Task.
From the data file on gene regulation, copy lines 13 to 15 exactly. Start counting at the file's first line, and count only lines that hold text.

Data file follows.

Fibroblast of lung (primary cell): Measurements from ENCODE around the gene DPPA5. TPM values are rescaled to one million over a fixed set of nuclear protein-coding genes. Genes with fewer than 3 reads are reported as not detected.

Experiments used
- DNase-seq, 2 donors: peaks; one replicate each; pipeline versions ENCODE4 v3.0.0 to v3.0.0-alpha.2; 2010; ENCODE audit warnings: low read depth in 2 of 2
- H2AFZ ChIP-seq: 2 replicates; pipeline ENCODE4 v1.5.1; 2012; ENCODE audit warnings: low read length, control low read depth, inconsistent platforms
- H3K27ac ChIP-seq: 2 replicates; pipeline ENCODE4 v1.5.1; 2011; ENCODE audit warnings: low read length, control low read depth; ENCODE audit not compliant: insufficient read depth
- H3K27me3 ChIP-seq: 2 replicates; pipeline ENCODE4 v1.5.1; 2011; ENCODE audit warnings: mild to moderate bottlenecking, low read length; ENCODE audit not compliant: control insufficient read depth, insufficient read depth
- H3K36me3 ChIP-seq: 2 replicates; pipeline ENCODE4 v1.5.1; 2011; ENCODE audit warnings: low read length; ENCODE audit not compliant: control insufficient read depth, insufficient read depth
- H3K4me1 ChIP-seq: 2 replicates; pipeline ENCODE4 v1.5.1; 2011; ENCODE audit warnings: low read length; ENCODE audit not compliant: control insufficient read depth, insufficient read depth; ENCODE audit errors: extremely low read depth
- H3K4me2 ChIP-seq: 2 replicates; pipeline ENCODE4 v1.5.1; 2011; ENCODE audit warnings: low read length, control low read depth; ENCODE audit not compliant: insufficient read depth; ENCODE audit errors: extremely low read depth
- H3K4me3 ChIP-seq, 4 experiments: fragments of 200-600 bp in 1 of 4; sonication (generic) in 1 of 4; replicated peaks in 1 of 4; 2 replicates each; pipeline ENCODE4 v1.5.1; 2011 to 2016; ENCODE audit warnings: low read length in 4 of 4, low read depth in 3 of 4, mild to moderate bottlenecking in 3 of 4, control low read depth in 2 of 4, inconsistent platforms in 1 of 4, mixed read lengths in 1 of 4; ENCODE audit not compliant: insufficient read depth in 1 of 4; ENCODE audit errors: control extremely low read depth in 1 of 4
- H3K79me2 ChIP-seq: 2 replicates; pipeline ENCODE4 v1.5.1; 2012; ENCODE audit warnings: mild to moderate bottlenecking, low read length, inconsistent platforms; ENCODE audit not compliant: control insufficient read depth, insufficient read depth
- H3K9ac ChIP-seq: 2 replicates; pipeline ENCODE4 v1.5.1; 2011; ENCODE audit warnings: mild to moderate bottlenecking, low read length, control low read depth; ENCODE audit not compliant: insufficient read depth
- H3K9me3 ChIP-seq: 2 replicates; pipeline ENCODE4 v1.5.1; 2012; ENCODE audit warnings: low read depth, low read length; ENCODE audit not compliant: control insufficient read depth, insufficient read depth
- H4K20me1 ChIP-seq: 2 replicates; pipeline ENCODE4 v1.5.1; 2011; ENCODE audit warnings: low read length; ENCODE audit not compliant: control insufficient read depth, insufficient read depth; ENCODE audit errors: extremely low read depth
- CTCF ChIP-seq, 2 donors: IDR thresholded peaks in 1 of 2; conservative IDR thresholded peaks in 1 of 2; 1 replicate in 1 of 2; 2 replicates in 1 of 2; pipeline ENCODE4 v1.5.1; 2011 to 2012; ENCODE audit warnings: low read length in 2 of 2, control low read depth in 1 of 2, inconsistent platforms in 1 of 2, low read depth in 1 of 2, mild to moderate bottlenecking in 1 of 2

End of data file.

- H3K9me3 ChIP-seq: 2 replicates; pipeline ENCODE4 v1.5.1; 2012; ENCODE audit warnings: low read depth, low read length; ENCODE audit not compliant: control insufficient read depth, insufficient read depth
- H4K20me1 ChIP-seq: 2 replicates; pipeline ENCODE4 v1.5.1; 2011; ENCODE audit warnings: low read length; ENCODE audit not compliant: control insufficient read depth, insufficient read depth; ENCODE audit errors: extremely low read depth
- CTCF ChIP-seq, 2 donors: IDR thresholded peaks in 1 of 2; conservative IDR thresholded peaks in 1 of 2; 1 replicate in 1 of 2; 2 replicates in 1 of 2; pipeline ENCODE4 v1.5.1; 2011 to 2012; ENCODE audit warnings: low read length in 2 of 2, control low read depth in 1 of 2, inconsistent platforms in 1 of 2, low read depth in 1 of 2, mild to moderate bottlenecking in 1 of 2